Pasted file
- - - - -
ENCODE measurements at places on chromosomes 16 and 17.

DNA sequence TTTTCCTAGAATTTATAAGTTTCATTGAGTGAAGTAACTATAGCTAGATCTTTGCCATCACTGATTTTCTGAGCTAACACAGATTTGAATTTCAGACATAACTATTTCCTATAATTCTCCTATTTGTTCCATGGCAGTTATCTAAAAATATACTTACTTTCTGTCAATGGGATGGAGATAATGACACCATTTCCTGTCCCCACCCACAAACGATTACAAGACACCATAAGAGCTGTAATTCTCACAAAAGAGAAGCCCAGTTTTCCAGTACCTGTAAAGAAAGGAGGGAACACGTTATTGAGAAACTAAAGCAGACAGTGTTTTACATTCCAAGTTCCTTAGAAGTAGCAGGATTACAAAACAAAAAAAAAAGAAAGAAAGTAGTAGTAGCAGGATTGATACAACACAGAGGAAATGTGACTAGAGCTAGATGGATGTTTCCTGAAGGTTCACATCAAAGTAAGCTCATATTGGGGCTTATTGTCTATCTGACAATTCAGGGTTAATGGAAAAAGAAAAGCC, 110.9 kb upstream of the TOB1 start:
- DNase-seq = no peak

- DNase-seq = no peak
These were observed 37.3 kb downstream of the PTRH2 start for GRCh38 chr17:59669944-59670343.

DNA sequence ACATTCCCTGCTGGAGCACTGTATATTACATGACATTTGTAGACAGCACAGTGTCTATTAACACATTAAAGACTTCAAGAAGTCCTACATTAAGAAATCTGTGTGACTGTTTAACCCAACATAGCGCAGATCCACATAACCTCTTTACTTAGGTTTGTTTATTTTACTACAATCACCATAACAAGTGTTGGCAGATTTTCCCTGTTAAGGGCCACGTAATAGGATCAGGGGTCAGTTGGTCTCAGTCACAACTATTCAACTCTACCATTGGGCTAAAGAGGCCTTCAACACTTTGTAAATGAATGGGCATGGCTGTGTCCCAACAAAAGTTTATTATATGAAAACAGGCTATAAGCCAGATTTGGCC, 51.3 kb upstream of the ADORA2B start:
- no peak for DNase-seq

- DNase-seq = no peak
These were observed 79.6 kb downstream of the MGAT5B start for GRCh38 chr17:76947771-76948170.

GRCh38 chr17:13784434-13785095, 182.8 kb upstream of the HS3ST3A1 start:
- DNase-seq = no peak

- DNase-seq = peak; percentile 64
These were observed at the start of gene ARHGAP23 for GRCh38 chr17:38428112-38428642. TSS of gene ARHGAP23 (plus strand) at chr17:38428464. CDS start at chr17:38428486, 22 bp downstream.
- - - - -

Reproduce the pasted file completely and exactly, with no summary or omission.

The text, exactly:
ENCODE measurements at places on chromosomes 16 and 17.

DNA sequence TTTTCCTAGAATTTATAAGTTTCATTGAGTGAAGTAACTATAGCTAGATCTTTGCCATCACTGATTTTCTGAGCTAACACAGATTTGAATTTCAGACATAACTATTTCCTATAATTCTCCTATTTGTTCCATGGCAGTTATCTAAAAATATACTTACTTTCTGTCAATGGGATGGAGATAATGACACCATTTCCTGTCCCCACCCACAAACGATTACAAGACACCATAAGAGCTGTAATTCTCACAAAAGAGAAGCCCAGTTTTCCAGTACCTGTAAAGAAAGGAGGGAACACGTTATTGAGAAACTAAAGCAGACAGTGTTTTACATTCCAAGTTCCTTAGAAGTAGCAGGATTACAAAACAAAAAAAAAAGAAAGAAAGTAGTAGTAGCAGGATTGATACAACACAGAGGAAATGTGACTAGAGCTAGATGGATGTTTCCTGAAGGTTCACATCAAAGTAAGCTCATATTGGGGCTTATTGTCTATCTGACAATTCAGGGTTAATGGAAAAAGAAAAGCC, 110.9 kb upstream of the TOB1 start:
- DNase-seq = no peak

- DNase-seq = no peak
These were observed 37.3 kb downstream of the PTRH2 start for GRCh38 chr17:59669944-59670343.

DNA sequence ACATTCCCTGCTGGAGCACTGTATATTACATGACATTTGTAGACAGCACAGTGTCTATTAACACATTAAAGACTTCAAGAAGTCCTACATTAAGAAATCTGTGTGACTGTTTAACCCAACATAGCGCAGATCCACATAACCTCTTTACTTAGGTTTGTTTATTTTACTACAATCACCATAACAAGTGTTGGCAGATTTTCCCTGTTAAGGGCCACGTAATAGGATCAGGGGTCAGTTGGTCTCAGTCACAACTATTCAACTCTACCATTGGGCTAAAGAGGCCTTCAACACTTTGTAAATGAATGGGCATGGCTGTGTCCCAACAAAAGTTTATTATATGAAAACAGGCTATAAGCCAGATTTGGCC, 51.3 kb upstream of the ADORA2B start:
- no peak for DNase-seq

- DNase-seq = no peak
These were observed 79.6 kb downstream of the MGAT5B start for GRCh38 chr17:76947771-76948170.

GRCh38 chr17:13784434-13785095, 182.8 kb upstream of the HS3ST3A1 start:
- DNase-seq = no peak

- DNase-seq = peak; percentile 64
These were observed at the start of gene ARHGAP23 for GRCh38 chr17:38428112-38428642. TSS of gene ARHGAP23 (plus strand) at chr17:38428464. CDS start at chr17:38428486, 22 bp downstream.